The Passion of the Christ
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The Passion of the Christ is an ultra-violent splatter film directed and produced by Mel Gibson. It purports to follow Christ's final 24 hours on Earth,[note 1] during the events known as the Passion.
The script was co-written by Gibson and Benedict Fitzgerald, whose most notable previous work was the film adaptation of religious fable Wise Blood, and then translated by Jesuit priest William J. Fulco into Latin and something approximating first-century Aramaic. Comparative newcomer Jim Caviezel played Jesus (Caviezel had been in Terrence Malick's The Thin Red Line and starred in a big-budget adaptation of The Count of Monte Cristo in 2002, so he wasn't a complete unknown), and since it was filmed in Italy, much of the cast was European. It was released on Ash Wednesday, 2004.
In 2016, it was announced that a sequel is being planned. Yes, Christ is going to bounce back from the dead a second time!
We follow Jesus as he is arrested, cruelly kicked, thrown over the side of a bridge, wildly whipped, hugely humiliated, piously punched, whipped a bit more, screams, is whipped even more, screams again, is scourged with a cat o' nine tails (a nice little touch is a bit where the cat o' nines lodge in his ribs. A quick-thinking Roman centurion simply pulls them out, bringing chunks of flesh and bone with them. Sweet, dude!), then drags a giant wooden cross through town, gets nailed to it, gets dropped on the ground while nailed to it, and finally gets hoisted in the air to die. In the process, he loses about five times as much blood as exists inside a human body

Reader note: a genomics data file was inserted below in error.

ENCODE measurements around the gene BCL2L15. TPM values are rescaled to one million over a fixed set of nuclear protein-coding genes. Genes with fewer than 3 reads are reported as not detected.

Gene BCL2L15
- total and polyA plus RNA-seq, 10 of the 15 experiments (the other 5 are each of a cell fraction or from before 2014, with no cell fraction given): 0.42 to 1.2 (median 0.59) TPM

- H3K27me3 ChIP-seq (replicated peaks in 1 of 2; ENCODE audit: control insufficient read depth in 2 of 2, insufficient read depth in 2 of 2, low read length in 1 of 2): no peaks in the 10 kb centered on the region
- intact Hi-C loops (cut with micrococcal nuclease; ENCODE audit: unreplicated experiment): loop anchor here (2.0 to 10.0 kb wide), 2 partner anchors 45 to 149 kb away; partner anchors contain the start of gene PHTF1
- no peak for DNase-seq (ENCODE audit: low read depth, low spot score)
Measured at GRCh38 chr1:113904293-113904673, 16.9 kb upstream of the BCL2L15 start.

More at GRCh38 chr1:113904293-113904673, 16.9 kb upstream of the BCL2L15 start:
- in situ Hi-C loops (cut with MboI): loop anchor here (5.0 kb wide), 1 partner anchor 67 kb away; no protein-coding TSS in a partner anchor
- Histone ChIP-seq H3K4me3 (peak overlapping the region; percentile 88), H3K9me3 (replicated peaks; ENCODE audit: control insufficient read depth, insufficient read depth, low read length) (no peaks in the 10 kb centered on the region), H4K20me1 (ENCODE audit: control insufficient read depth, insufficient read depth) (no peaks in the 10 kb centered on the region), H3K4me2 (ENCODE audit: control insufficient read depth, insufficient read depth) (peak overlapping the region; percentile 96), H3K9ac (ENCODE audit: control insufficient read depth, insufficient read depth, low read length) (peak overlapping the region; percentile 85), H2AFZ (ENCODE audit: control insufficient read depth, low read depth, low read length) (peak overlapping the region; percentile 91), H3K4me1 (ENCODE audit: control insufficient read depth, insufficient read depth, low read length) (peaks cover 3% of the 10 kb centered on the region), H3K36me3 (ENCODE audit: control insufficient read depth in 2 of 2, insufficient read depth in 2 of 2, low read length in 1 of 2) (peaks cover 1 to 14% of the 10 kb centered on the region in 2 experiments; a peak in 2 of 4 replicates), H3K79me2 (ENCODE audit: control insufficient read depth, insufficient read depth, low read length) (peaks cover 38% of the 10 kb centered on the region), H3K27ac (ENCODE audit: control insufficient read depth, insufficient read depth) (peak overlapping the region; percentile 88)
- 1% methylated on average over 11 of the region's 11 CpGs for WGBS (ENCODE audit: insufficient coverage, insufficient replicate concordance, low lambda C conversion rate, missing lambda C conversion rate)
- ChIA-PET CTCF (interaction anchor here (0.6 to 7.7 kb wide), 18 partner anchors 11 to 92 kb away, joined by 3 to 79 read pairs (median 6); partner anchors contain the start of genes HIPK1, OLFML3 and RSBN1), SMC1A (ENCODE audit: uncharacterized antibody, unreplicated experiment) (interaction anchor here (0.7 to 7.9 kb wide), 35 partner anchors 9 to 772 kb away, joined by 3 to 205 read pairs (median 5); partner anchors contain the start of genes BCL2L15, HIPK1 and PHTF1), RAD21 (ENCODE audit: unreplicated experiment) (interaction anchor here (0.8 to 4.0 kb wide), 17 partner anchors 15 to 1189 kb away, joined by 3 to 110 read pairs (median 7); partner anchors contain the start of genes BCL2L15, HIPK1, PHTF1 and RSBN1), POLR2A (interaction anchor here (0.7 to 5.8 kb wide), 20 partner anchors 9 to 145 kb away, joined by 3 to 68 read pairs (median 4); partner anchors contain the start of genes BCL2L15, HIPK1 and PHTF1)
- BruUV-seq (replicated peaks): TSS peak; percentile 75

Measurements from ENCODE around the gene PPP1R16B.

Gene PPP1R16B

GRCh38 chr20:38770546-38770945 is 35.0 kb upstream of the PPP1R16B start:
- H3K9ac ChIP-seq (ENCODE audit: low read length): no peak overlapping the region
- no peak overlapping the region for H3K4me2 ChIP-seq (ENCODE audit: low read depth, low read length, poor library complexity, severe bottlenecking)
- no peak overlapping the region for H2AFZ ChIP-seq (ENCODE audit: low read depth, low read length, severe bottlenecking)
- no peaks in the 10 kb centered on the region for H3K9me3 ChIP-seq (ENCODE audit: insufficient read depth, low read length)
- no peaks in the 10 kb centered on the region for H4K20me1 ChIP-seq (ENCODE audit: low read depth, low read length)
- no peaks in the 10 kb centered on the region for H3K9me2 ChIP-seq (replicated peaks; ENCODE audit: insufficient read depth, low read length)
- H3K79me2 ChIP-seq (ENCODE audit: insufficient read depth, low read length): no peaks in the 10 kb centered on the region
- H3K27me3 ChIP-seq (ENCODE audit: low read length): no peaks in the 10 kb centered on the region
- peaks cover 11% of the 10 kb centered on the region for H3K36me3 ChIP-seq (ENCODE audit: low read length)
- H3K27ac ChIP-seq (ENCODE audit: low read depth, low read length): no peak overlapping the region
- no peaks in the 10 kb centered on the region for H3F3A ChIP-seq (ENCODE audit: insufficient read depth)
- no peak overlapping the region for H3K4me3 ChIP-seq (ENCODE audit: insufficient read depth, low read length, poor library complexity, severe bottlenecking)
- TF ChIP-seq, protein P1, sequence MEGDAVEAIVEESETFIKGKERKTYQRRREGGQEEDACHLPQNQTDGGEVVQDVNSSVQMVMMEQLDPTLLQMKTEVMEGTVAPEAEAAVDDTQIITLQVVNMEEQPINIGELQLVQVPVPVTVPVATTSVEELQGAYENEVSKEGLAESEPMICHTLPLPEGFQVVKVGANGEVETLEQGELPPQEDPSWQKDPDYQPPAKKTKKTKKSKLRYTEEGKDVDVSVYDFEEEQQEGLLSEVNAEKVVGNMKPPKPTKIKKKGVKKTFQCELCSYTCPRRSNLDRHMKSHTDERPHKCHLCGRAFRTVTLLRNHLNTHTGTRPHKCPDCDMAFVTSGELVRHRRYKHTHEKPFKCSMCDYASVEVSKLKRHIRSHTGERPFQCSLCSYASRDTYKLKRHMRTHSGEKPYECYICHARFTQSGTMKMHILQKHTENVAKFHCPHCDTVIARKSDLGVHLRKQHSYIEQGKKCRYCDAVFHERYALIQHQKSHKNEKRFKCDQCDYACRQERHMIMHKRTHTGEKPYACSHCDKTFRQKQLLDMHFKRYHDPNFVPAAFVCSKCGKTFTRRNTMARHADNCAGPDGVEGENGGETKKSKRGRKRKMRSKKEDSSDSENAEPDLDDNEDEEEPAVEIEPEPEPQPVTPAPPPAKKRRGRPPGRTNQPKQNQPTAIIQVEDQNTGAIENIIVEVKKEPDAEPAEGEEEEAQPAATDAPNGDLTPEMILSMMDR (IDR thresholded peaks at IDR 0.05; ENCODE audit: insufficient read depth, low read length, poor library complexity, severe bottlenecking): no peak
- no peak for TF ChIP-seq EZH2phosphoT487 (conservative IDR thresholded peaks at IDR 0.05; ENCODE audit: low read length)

proving that he is divine. After all, only a god could have that much blood..
There are also a couple of (very short) flashbacks in between all the bloodshed telling us about love and brotherhood and helping humanity and, y'know, namby-pamby stuff like that. Luckily, Gibson realized this stuff was too tame and exorcised it (tee-hee) wherever he could from the film.
Instead, we get to see Jesus, Prince of Peace, Son of Man, Prophet Of Love, Brotherhood, Friendship, and Loyalty, having the shit kicked out of him for the best part of two hours. Anyone who comes away from the film with a full understanding of Christ's message was probably watching the wrong film.
The film ends, more or less, when Jesus expires on the cross. Satan, who has spent the rest of the film wandering around Jerusalem looking all Satan-y, now looks very pissed off (but in a Satan-y sort of way) because God is dead and he… didn't… er… want God to die… yeah, we'll just leave that bit for now.
The final scene shows Jesus in the tomb, resurrected, and ready to kick some non-Christian ass. Yeah, dude, awesome!
|Francesco De Vito||Peter|
|Monica Bellucci||Mary Magdalene (Seriously, are you trying not to be subtle here?)|
|Hristo Shopov||Pontius Pilate|
Difference between film and novel
|Christ, from the Bible||Christ, from The Passion|
|Matthew 5:43-47: You have heard the law that says, ‘Love your neighbor’ and hate your enemy. But I say, love your enemies! Pray for those who persecute you! In that way, you will be acting as true children of your Father in heaven. For he gives his sunlight to both the evil and the good, and he sends rain on the just and the unjust alike. If you love only those who love you, what reward is there for that? Even corrupt tax collectors do that much. If you are kind only to your friends, how are you different from anyone else?||AGGGH! Oh, me, oh, me, is that a crown of thorns?! Is it?! What... what... what are y–geeeeaaaaaggghhhhhhhh! Aggggggggggggggggggggggghhhhhhhhhhhhhhhhhhhhhhhhh!|